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What role does diet play in psoriasis?
A big one…
A survey conducted last year found that more than half of psoriasis sufferers noticed a decrease in their symptoms when they made dietary changes like cutting back on alcohol, gluten or nightshades.
Because diet has a direct effect on the immune system. And psoriasis is most likely caused by a hyperactive immune system. Research even shows that junk food can cause your immune system to become overactive.
So, it makes perfect sense, then, that eating the right foods (and avoiding the wrong ones) can help tame an out-of-control immune system and heal those inflamed skin patches that make psoriasis so uncomfortable and self-esteem crushing.
But what are the right foods?
There’s so much conflicting dietary advice out there, it’s hard to know what to eat… especially when you’re trying to improve a specific disease. Luckily, a new study from French researchers has an answer for you.
This study found that the closer psoriasis sufferers followed one particular diet, the fewer psoriasis symptoms they had…
The best diet for psoriasis-free skin
Researchers from Henri Mondor University Hospital in Creteil, France recently found that psoriasis sufferers can reduce their symptoms by following the Mediterranean diet.
The study included over 3,500 French people with psoriasis who participated in a survey. The survey asked them questions about their psoriasis symptoms and their diet.
After looking at the answers, researchers divided participants into three groups — a group whose diets were furthest away from the Mediterranean diet, a group whose eating habits were moving closer to the diet and a group who were closest to the Mediterranean diet.
Now, get this…
People who ate more Mediterranean had less severe psoriasis, and here is how that breaks down: People who most closely followed Mediterranean eating habits were 29 percent less likely to have severe psoriasis symptoms. And people who fell in the middle were 22 percent less likely to have severe psoriasis.
Now, if you believe in the power of diet to improve (or even cure) diseases, then these results are exciting and helpful… but they’re not groundbreaking.
To conventional doctors, dermatologists and other people who still doubt the healing power of diet, however, it’s a bit more surprising. So surprising, it may even change how conventional medicine treats the disease.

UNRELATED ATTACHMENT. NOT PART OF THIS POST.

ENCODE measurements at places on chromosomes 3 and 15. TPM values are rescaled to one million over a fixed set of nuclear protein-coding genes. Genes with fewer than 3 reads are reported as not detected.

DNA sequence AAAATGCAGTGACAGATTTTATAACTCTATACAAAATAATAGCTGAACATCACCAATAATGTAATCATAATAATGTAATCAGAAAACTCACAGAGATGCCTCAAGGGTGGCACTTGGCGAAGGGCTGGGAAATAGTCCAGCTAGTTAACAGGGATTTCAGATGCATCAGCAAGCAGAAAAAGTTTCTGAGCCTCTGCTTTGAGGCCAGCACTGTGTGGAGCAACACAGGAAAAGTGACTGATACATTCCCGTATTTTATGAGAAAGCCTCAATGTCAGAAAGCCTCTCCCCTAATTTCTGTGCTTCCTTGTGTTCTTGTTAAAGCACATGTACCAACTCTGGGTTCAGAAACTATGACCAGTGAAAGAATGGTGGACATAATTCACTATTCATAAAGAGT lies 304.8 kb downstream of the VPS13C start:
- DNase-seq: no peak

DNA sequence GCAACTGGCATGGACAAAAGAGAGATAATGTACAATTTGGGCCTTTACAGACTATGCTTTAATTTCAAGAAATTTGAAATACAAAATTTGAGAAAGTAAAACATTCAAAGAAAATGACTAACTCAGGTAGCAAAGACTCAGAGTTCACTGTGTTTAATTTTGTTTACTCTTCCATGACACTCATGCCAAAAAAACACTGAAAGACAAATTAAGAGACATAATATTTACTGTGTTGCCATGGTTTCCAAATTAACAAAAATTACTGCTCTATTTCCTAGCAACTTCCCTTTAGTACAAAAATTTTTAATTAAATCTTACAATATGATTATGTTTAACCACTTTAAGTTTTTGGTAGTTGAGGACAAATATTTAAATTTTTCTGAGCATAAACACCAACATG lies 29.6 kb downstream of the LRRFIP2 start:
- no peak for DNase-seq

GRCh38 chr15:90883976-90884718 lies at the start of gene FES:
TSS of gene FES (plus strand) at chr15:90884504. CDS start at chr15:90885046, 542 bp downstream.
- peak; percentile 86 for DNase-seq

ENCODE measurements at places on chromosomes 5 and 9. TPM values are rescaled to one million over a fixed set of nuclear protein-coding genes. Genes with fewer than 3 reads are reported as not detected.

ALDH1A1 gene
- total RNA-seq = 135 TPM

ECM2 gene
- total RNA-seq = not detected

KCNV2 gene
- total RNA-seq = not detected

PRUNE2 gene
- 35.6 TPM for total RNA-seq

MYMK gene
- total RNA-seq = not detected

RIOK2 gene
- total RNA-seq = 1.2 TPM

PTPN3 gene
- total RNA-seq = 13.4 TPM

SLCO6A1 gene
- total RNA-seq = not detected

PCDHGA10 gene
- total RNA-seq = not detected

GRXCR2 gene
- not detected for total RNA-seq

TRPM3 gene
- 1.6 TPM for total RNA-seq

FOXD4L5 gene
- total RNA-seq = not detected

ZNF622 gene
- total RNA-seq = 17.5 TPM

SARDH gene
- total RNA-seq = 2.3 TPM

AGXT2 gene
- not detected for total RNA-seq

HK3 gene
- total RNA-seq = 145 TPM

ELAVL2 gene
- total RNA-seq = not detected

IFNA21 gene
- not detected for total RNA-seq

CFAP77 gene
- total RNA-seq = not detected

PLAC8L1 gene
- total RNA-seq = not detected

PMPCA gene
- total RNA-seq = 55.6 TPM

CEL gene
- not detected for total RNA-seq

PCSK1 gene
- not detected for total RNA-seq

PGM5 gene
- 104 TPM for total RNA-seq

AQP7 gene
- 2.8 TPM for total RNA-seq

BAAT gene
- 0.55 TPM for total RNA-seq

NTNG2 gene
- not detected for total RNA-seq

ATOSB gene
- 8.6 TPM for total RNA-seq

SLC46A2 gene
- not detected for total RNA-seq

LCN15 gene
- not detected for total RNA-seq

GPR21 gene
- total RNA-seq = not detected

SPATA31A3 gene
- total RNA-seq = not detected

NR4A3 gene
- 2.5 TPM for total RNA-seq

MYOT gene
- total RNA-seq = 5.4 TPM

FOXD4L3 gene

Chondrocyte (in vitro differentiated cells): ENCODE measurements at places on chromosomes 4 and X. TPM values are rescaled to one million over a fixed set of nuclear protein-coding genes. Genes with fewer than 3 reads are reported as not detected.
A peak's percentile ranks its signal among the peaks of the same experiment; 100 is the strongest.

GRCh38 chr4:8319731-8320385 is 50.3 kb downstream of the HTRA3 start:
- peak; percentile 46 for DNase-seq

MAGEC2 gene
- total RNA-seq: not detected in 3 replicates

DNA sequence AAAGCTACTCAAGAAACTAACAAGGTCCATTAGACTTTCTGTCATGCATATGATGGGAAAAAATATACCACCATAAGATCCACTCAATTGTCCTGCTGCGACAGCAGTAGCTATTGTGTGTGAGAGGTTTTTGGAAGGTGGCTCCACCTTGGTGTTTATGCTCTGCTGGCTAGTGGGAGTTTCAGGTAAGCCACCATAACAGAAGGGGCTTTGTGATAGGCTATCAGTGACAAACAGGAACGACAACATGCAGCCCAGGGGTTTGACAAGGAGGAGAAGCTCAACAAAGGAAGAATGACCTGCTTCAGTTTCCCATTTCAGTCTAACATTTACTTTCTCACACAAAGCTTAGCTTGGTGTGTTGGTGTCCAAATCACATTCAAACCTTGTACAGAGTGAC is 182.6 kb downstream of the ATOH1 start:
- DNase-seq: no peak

“If this finding is confirmed by further studies, it would lead to a significant change in the way dermatologists manage psoriasis, as it would mean that even a patient who is not overweight could improve their psoriasis through dietary modifications,” said Dr. Scott Flugman, a dermatologist from Northwell Health’s Huntington Hospital in New York who commented on the study.
How to eat your way to clear skin
If you have psoriasis, try the Mediterranean diet for a few months. It’s filled with nutrients like A, D, E, folate and omega-3 fatty acids that fight inflammation everywhere in your body… including your skin. So, it’s easy to see how it could make a big difference.
The Mediterranean diet is also simple to follow. Embrace fruits, vegetables, whole grains, fish, olive oil, and nuts, while you cut back on red meat, dairy and alcohol. And voila! You might as well be eating olives on a terrace in Sardinia.
You may also want to keep a food diary for a few months to see if certain foods trigger psoriasis flare-ups. Eating a Mediterranean diet is great. But in some cases, psoriasis is tied to food sensitives or allergies. And some of these foods might still be included in the Mediterranean diet, like gluten.
Don’t forget to check your vitamin D levels too. Research shows vitamin D deficiency is common in people with psoriasis. And a study conducted earlier this year found that taking D3 supplements can improve symptoms in most psoriasis sufferers.
So, keep your diet healthy and your vitamin D levels high, and hopefully those inflammation-fighting nutrients will whip your psoriasis-prone skin into shape.
- Could psoriasis patients eat their way to fewer symptoms? — MedicalXpress.
- Dietary Behaviors in Psoriasis: Patient-Reported Outcomes from a U.S. National Survey — Dermatologic Therapy.